Lectures are not effective for fostering higher level thinking. While the default in many educational settings is a lecture, it's not a good approach. Dr. Karl Kapp explains why lectures are an ineffective approach for cultivating critical thinking or problem-solving. Learn why you should keep your lecturing to a minimum.
- Lectures, it turns out, are not the most effective method for conveying knowledge beyond the most basic level. Sure, lectures work well for teaching facts, but beyond facts, lectures break down. And if we really wanna create critical thinkers and learners who can problem solve, we've got to teach beyond mere facts. I'm not saying never do lectures, but I am saying, you should probably decrease the amount of lecturing. Research shows that lectures are not effective for fostering higher level thinking.
In fact, one study found 67% of students thoughts during a lecture were either related to simple comprehension of the subject, passive thoughts about the subject, or even irrelevant thoughts. The study also indicated that during lectures, the learners' thoughts involved attempting to find solutions to problems or synthesize the subject matter only 1% of the time. In a study of 225 studies of meta-analysis, it was found that undergraduate students in classes with traditional stand and deliver lectures were 1.5 times more likely to fail than students in classes that use active learning techniques.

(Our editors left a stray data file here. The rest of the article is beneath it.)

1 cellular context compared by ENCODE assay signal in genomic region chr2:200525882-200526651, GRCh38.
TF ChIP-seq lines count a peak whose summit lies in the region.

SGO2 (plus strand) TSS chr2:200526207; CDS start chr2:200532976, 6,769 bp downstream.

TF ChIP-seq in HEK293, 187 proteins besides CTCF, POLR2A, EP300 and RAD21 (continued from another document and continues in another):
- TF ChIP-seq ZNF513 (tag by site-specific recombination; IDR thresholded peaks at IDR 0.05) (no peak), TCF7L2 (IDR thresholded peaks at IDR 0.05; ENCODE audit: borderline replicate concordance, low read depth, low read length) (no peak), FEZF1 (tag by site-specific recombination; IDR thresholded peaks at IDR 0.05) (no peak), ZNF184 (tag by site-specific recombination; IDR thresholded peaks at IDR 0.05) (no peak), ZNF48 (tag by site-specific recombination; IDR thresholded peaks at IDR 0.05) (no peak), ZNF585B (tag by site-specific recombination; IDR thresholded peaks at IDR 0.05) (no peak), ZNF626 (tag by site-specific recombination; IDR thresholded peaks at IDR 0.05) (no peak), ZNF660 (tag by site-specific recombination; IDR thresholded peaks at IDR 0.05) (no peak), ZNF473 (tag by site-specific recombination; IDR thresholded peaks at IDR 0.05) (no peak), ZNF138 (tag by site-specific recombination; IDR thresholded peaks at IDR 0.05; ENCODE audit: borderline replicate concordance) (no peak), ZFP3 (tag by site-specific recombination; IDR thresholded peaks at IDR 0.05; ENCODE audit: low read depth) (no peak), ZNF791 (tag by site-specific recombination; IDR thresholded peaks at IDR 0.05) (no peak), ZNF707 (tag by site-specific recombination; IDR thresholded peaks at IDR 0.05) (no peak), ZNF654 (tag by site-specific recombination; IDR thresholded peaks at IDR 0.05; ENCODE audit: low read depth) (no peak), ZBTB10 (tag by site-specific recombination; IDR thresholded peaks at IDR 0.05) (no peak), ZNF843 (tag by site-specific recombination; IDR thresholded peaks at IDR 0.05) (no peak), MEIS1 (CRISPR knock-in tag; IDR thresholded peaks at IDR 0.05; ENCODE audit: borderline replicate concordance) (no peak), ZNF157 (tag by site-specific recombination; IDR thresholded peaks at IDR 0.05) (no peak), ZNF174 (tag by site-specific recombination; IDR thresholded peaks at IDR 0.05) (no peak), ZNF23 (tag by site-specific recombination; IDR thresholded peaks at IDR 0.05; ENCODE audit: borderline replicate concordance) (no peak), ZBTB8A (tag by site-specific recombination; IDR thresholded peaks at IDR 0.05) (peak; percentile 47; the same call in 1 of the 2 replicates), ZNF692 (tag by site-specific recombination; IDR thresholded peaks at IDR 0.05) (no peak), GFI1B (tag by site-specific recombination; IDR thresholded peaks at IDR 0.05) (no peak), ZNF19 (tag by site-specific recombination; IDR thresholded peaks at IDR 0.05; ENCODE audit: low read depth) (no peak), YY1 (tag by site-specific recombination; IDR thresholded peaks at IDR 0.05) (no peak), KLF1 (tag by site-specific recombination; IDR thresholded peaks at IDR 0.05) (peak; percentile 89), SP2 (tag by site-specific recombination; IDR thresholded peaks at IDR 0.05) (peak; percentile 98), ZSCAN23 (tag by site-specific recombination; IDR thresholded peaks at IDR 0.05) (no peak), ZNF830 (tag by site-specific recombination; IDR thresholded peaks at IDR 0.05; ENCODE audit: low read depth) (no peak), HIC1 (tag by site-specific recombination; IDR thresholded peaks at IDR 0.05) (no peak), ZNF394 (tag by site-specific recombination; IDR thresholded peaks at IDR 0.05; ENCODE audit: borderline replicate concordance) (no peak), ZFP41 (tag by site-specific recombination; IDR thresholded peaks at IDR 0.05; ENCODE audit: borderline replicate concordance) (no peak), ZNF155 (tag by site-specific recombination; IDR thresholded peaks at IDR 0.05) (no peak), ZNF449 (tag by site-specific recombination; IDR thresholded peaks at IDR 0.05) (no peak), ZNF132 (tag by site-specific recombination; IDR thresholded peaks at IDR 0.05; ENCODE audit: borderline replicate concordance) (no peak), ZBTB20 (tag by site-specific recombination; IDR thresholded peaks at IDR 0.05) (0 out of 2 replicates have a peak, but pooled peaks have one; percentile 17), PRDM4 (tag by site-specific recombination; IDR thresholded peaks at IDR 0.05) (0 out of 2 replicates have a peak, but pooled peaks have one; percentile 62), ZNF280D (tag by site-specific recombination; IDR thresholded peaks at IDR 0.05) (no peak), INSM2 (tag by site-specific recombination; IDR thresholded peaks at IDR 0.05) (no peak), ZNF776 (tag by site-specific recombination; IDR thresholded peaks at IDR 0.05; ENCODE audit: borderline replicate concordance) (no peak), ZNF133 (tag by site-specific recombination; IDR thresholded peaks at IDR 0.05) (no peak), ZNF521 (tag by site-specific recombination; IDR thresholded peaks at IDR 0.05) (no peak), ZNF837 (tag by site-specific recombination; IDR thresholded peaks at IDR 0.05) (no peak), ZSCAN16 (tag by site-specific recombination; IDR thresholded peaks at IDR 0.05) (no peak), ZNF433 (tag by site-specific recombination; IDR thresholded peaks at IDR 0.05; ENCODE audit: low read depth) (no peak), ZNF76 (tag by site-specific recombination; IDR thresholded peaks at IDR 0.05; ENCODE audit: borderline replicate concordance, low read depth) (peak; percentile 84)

The bottom line is that lectures are not an effective way of teaching if the aim is to teach thinking or to change attitudes or solve problems, or any other higher goals beyond the simple transmission of factual information. And we need to be teaching beyond factual information because facts can now be easily looked up and accessed. They don't require rote memorization anymore. If you want your company to innovate, or if you wanna foster creativity, or problem solving in your students, then you can't simply lecture, you need to do more.
Lectures do little to promote collaboration, do little to create a learning community, and do little to encourage exploration beyond the classroom or online experience. They don't foster higher level learning. Now, you might be thinking to yourself, "Wait a minute, my professors lectured me. "All I had was lectures in college "and I turned out fine, lectures work." But stop and think for a minute. Did the lectures work for you or did you create flashcards on your own? Did you form study groups with other students? Did you quiz yourself on the material covered in class? Did you discuss it with your peers and draw diagrams to help you organize the information? I'll bet you did.
You, most likely, created your own active learning environment, otherwise, you wouldn't have gotten to the level you are today. You would not be teaching at a college level course, or facilitating a corporate training session if you weren't able to create and implement your own active learning techniques. But the problem is, you are among the few. Not many people are able to create their own active learning experiences. While you have thrived, others struggled, not because they're dumb, but because they only had lectures and didn't know any active learning techniques.
As an instructor, professor, or corporate trainer, you wanna give your students the best possible chance for success. To do so, you need to move away from lectures. This doesn't mean you should never lecture, but if your educational delivery is 100% lecture, you need to change. So now's the time to think about your teaching practices and how you can tip the scales away from lecturing, toward interactivity.
- Understanding the value of engaged learners
- Using index cards and flip charts
- Role playing
- Asking learners to give presentations
- Using blogs, wikis, and other collaborative tools